Proposed ordinance would ban tenting in flood plain


An ordinance the Hot Springs board of directors will consider Tuesday would ban camping on city properties that are in a floodplain, making it illegal to go along the Hot Springs Creek Greenway Trail or at the Hot Springs Farmers & Artisans Market camp.

Under the ordinance, the city would give violators 24-hour notice to clear prohibited areas. Your belongings would be kept in a safe place for up to 30 days. There would be no storage fees, prosecutor Brian Albright told the board earlier this week.

“If we know who left it, we’ll give them a receipt to come and pick it up,” he said.

State laws empower cities to take action to reduce flood damage in floodplain areas. The ordinance, which the board will consider next week, changes the city’s building and construction codes and makes it illegal to camp on city lots on the flood insurance rate map. The map outlines special flood risk areas where land use activities are limited.

The city said the ordinance doesn’t specifically apply to homeless people camping on city lots. No one would be allowed to camp in the prohibited areas. Under the ordinance, in addition to tent and sleeping bag camping, “parking a motor vehicle, RV or trailer, or mooring a watercraft for the apparent purpose of overnighting” would be illegal.

Because these are homeless camps, the ordinance is supported by an Eighth Circuit Court of Appeals ruling, the city said. In Frank v. City of St. Louis, the court denied a homeless woman’s motion to bar the city from enforcing an ordinance prohibiting camping in certain areas of downtown St. Louis.

The plaintiff cited a 9th Circuit Court ruling in Martin v. Boise, Idaho, which invalidated Boise’s anti-camping ordinance on the grounds that it violated the Eighth Amendment by depriving the status of a person and not her criminalize behavior.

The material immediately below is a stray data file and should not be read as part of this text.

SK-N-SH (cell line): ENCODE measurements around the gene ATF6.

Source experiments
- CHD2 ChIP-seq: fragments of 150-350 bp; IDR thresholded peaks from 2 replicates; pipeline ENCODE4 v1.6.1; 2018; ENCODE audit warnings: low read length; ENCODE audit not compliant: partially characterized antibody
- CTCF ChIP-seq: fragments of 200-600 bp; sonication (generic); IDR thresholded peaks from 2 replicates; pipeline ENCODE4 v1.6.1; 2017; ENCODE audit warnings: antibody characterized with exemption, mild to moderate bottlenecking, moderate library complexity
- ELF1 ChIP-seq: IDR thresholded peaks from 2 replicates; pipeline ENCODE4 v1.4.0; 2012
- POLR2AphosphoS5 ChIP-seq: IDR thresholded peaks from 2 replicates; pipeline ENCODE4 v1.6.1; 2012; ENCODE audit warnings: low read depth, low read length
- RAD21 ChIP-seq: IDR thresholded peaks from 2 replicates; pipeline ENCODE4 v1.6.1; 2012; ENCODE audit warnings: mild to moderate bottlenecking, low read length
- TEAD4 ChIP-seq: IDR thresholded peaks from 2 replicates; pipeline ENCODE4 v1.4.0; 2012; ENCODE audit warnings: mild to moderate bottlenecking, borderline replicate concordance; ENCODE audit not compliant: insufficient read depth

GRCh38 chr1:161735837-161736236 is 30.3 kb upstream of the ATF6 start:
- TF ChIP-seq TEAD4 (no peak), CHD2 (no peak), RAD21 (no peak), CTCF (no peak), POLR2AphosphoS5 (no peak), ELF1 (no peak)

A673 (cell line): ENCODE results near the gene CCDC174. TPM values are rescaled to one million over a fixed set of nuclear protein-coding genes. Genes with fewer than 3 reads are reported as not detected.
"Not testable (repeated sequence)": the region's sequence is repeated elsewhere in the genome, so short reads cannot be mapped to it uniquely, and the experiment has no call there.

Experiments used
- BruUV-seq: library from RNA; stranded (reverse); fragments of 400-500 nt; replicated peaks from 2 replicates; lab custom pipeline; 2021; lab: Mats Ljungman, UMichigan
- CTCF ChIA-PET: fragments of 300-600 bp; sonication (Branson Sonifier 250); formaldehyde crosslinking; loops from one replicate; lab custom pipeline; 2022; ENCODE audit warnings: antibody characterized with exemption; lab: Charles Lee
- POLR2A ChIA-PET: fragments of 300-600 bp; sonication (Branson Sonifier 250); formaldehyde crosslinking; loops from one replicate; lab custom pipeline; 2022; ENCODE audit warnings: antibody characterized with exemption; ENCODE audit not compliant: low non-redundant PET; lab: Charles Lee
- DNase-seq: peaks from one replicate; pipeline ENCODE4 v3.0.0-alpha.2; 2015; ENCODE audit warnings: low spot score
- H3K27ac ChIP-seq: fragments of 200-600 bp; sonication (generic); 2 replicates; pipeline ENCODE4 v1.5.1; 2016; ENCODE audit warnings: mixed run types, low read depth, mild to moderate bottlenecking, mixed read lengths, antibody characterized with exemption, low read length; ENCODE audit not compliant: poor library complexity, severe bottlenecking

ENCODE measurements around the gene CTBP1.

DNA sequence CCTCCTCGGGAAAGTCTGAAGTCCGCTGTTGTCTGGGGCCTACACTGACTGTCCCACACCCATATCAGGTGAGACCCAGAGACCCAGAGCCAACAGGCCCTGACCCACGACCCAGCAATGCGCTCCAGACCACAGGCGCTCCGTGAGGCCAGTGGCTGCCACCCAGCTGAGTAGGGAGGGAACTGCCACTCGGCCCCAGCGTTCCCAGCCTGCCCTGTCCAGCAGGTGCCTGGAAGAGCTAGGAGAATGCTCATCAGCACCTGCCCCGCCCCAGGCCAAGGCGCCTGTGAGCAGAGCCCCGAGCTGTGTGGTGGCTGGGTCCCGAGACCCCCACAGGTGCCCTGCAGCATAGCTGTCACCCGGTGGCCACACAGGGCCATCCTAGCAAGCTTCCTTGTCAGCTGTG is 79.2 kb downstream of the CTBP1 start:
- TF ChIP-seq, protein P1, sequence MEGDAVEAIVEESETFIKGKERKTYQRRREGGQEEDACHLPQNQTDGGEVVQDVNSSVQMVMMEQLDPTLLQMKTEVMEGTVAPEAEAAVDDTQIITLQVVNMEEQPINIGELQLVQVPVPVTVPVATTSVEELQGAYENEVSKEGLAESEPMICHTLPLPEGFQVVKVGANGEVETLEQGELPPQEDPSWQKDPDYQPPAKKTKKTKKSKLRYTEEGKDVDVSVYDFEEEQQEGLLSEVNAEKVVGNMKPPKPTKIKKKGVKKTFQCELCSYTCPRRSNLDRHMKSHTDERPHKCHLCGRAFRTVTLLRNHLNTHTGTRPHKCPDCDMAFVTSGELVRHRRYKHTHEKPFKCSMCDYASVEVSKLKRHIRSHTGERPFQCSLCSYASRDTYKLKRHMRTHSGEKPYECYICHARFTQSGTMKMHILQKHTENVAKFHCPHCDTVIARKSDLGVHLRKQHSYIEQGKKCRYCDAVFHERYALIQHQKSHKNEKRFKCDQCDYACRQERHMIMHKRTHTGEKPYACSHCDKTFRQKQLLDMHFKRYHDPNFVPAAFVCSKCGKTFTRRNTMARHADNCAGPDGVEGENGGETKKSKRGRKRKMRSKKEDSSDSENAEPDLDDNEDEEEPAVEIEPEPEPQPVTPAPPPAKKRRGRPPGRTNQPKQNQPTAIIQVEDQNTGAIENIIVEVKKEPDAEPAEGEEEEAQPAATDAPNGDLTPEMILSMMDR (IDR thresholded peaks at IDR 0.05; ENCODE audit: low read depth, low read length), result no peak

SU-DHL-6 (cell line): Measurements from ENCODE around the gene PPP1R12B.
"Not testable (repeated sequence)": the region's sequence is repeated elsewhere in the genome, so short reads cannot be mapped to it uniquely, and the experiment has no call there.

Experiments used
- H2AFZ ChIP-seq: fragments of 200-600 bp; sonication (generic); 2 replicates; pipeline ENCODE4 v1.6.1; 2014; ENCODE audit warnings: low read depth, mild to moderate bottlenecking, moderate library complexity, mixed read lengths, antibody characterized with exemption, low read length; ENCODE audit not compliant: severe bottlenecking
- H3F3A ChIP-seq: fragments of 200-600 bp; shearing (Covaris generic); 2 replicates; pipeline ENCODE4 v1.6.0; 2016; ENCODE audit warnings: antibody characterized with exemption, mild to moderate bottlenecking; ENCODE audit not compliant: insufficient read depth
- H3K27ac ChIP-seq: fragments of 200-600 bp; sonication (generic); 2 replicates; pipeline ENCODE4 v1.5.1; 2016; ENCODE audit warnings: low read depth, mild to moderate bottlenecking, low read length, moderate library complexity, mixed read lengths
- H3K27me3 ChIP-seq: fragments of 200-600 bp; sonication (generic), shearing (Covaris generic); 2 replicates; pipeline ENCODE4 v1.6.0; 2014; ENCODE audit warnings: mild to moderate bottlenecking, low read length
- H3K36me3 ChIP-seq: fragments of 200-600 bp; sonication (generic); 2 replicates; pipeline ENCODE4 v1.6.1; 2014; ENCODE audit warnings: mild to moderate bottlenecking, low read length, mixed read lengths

The 8th Circuit said the St. Louis ordinance was more restricted because it banned camping in certain downtown areas, rather than being a citywide ban like Boise’s.

“The City of St. Louis, therefore, does not criminalize the condition of homelessness or its inevitable consequences, such as sleeping in public,” the 8th Circuit said. “At most, the city criminalizes sleeping in public in a certain place.”

The city said the anti-camping ordinance before the board on Tuesday was restricted to only apply to city properties in flood plains.

Albright cited the St. Louis case when speaking to residents of the Beverly Hills borough last month about homelessness in the city.

“Imagine the farmer’s market,” he said. “We say no camps around the Farmers Market. You can do that, but you can’t say everywhere.”

The ordinance includes an emergency clause that would put the new law into effect immediately if approved by the board.